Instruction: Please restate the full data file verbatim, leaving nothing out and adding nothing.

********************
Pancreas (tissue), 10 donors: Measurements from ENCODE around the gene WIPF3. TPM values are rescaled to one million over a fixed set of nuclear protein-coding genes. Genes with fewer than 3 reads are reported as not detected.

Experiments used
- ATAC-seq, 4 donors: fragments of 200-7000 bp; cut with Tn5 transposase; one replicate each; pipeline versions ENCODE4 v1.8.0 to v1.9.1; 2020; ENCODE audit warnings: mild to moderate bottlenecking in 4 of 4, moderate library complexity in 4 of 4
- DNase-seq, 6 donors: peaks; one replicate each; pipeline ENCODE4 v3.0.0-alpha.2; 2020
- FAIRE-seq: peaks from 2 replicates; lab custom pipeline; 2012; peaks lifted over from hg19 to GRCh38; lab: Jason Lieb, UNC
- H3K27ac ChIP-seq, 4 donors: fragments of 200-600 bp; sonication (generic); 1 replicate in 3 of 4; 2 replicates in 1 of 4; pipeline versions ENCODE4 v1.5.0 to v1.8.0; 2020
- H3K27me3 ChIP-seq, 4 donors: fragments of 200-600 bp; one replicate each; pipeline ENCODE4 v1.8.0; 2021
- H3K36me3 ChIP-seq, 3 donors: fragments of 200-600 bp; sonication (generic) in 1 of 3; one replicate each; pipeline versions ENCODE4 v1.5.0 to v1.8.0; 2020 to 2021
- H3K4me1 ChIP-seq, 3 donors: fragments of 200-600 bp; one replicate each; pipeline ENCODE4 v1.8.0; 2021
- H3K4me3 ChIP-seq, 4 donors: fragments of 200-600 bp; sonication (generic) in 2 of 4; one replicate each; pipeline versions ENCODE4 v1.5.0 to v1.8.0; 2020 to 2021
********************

Pancreas (tissue), 10 donors: Measurements from ENCODE around the gene WIPF3. TPM values are rescaled to one million over a fixed set of nuclear protein-coding genes. Genes with fewer than 3 reads are reported as not detected.

Experiments used
- ATAC-seq, 4 donors: fragments of 200-7000 bp; cut with Tn5 transposase; one replicate each; pipeline versions ENCODE4 v1.8.0 to v1.9.1; 2020; ENCODE audit warnings: mild to moderate bottlenecking in 4 of 4, moderate library complexity in 4 of 4
- DNase-seq, 6 donors: peaks; one replicate each; pipeline ENCODE4 v3.0.0-alpha.2; 2020
- FAIRE-seq: peaks from 2 replicates; lab custom pipeline; 2012; peaks lifted over from hg19 to GRCh38; lab: Jason Lieb, UNC
- H3K27ac ChIP-seq, 4 donors: fragments of 200-600 bp; sonication (generic); 1 replicate in 3 of 4; 2 replicates in 1 of 4; pipeline versions ENCODE4 v1.5.0 to v1.8.0; 2020
- H3K27me3 ChIP-seq, 4 donors: fragments of 200-600 bp; one replicate each; pipeline ENCODE4 v1.8.0; 2021
- H3K36me3 ChIP-seq, 3 donors: fragments of 200-600 bp; sonication (generic) in 1 of 3; one replicate each; pipeline versions ENCODE4 v1.5.0 to v1.8.0; 2020 to 2021
- H3K4me1 ChIP-seq, 3 donors: fragments of 200-600 bp; one replicate each; pipeline ENCODE4 v1.8.0; 2021
- H3K4me3 ChIP-seq, 4 donors: fragments of 200-600 bp; sonication (generic) in 2 of 4; one replicate each; pipeline versions ENCODE4 v1.5.0 to v1.8.0; 2020 to 2021